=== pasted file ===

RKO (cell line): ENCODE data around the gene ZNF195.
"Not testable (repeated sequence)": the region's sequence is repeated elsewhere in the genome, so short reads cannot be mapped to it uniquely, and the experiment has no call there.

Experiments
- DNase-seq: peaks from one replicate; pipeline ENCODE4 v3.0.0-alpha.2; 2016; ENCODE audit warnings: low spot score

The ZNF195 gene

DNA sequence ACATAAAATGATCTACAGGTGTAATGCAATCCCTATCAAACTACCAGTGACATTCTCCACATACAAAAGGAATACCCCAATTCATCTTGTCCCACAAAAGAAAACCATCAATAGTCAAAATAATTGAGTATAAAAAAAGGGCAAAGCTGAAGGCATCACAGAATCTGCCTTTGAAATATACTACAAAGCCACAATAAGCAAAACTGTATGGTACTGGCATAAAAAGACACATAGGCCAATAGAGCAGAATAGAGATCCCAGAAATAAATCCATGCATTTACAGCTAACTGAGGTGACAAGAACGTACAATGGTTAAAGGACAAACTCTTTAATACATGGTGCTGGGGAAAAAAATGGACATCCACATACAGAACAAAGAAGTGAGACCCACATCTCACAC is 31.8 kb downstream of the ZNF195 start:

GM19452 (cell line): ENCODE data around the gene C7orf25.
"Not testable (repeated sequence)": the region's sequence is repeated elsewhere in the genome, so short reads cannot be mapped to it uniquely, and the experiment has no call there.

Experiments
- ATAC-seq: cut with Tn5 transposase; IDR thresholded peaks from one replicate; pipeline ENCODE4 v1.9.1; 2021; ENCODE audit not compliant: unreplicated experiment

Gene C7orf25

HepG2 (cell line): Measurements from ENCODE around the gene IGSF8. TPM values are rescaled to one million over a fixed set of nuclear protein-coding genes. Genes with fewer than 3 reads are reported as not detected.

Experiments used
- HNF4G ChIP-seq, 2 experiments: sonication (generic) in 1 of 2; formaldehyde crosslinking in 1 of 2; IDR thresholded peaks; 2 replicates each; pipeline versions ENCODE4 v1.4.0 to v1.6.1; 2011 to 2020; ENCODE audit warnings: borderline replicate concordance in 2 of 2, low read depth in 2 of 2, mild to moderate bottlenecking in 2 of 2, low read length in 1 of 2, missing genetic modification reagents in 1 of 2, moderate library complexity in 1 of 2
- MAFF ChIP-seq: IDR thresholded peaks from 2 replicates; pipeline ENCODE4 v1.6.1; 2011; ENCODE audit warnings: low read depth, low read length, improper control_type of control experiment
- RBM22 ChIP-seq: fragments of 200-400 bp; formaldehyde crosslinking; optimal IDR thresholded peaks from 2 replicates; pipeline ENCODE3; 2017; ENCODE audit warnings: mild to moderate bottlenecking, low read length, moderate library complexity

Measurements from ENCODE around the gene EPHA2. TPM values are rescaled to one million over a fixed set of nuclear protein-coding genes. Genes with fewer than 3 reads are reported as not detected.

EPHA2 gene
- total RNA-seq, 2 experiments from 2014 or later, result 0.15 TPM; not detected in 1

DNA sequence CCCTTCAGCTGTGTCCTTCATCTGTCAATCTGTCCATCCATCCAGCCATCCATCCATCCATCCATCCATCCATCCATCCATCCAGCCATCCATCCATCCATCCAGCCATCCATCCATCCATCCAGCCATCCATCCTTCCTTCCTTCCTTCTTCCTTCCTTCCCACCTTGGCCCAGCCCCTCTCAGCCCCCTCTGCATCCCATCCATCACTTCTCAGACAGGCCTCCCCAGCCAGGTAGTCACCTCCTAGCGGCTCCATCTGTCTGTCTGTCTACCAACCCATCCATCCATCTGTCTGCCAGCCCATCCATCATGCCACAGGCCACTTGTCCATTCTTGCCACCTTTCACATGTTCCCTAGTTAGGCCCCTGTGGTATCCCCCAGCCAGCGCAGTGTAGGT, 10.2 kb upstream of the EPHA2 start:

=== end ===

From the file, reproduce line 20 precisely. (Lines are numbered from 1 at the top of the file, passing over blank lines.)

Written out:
DNA sequence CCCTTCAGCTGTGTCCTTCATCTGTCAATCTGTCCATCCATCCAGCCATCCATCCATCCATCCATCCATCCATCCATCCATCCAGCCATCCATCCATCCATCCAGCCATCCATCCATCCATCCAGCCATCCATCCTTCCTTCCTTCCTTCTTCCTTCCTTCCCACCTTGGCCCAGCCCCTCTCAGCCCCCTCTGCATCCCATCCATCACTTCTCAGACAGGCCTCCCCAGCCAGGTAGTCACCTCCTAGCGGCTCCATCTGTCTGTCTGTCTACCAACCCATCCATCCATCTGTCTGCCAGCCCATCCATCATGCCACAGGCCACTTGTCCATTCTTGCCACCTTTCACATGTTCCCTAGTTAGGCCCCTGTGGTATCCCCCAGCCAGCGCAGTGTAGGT, 10.2 kb upstream of the EPHA2 start: